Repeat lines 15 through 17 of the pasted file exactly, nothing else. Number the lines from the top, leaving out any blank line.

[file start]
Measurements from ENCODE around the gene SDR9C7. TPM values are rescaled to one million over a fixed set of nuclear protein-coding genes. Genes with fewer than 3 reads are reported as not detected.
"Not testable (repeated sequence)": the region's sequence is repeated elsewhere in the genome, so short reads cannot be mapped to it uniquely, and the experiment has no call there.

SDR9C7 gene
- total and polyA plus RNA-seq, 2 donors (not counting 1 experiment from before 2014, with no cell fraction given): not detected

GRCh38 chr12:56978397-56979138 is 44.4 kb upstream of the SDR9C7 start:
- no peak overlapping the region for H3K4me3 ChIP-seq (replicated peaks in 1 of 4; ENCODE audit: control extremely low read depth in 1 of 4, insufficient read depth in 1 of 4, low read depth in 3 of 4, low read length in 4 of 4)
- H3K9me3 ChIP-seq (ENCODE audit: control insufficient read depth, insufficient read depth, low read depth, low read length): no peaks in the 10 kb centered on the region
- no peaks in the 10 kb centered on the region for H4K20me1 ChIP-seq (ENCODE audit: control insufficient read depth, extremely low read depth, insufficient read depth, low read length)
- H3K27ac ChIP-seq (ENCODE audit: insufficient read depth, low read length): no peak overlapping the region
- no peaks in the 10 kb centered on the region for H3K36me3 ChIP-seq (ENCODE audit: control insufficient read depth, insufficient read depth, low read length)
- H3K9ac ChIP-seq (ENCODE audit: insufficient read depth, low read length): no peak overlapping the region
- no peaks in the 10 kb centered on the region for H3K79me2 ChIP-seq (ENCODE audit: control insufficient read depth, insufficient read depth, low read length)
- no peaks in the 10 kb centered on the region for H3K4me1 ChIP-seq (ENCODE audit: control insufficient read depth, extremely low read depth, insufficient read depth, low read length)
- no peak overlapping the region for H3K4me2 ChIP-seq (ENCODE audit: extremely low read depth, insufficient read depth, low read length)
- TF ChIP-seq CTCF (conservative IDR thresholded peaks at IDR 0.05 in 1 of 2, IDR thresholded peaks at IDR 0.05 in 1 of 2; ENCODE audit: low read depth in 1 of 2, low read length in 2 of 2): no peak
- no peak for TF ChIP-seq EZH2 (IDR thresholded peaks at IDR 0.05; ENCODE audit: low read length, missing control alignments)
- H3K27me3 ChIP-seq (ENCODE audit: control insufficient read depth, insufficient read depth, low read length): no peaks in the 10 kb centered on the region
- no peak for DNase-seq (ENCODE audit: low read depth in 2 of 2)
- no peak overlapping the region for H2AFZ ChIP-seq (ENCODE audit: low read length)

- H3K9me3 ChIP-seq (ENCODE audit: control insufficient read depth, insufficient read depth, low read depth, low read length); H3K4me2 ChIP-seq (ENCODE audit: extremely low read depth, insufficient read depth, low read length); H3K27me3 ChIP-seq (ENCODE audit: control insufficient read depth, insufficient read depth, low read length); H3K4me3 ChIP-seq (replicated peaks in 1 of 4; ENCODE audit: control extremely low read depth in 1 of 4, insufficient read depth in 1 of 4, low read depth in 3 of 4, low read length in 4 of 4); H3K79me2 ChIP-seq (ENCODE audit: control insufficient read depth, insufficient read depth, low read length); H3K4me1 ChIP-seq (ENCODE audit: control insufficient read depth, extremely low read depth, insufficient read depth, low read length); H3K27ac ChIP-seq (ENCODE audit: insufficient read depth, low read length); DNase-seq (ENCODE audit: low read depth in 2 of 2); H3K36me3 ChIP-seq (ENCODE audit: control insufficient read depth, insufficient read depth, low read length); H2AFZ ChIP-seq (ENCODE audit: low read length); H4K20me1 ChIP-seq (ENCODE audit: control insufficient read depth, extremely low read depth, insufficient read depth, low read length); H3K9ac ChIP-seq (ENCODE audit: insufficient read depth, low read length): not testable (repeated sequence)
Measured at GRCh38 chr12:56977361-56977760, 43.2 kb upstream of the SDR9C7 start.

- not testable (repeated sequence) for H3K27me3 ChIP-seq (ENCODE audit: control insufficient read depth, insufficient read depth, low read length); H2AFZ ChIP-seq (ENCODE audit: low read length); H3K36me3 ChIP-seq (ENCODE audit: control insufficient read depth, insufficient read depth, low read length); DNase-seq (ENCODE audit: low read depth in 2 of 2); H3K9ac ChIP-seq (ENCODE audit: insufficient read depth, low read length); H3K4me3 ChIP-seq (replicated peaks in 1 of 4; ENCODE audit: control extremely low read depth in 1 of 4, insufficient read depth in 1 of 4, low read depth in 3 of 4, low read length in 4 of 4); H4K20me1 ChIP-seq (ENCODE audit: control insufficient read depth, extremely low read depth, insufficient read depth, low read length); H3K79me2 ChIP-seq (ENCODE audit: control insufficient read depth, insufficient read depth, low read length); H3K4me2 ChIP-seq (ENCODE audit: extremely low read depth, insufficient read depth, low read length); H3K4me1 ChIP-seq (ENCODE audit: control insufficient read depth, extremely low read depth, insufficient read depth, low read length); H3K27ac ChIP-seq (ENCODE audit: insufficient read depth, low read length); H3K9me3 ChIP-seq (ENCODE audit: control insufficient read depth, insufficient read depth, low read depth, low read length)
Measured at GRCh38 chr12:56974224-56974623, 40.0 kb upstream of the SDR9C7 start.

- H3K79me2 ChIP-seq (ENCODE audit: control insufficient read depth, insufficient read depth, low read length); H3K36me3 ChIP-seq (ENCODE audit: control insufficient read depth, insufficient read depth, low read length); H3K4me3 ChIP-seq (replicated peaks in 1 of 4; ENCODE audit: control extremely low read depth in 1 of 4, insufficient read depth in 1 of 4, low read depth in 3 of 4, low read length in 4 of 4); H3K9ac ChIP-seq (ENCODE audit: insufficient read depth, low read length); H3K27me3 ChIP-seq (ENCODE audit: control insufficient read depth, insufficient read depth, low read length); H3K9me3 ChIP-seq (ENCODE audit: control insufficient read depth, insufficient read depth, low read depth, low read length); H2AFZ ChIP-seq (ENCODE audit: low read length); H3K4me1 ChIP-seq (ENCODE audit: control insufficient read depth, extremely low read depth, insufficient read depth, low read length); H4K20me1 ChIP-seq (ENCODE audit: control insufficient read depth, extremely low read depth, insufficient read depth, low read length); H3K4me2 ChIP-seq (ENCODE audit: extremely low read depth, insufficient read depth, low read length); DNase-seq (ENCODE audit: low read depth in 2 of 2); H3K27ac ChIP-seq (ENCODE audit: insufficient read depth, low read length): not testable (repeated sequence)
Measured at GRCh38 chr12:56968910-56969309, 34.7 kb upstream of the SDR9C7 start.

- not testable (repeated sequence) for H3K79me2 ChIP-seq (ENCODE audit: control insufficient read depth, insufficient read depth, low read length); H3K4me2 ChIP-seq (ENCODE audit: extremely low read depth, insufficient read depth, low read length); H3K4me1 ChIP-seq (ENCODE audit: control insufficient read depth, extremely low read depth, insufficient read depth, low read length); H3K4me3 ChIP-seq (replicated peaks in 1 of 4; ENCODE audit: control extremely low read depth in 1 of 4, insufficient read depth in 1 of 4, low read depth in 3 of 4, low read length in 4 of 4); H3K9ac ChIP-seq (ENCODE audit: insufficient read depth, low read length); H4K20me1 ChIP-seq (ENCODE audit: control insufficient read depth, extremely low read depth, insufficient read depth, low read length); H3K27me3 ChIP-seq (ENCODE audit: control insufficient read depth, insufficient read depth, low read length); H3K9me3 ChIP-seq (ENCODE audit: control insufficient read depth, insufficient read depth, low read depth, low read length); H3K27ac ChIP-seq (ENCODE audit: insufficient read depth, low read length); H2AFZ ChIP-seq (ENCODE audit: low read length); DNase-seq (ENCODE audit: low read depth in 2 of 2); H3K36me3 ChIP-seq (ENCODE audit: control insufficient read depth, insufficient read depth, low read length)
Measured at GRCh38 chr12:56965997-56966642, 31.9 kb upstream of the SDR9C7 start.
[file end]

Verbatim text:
- TF ChIP-seq CTCF (conservative IDR thresholded peaks at IDR 0.05 in 1 of 2, IDR thresholded peaks at IDR 0.05 in 1 of 2; ENCODE audit: low read depth in 1 of 2, low read length in 2 of 2): no peak
- no peak for TF ChIP-seq EZH2 (IDR thresholded peaks at IDR 0.05; ENCODE audit: low read length, missing control alignments)
- H3K27me3 ChIP-seq (ENCODE audit: control insufficient read depth, insufficient read depth, low read length): no peaks in the 10 kb centered on the region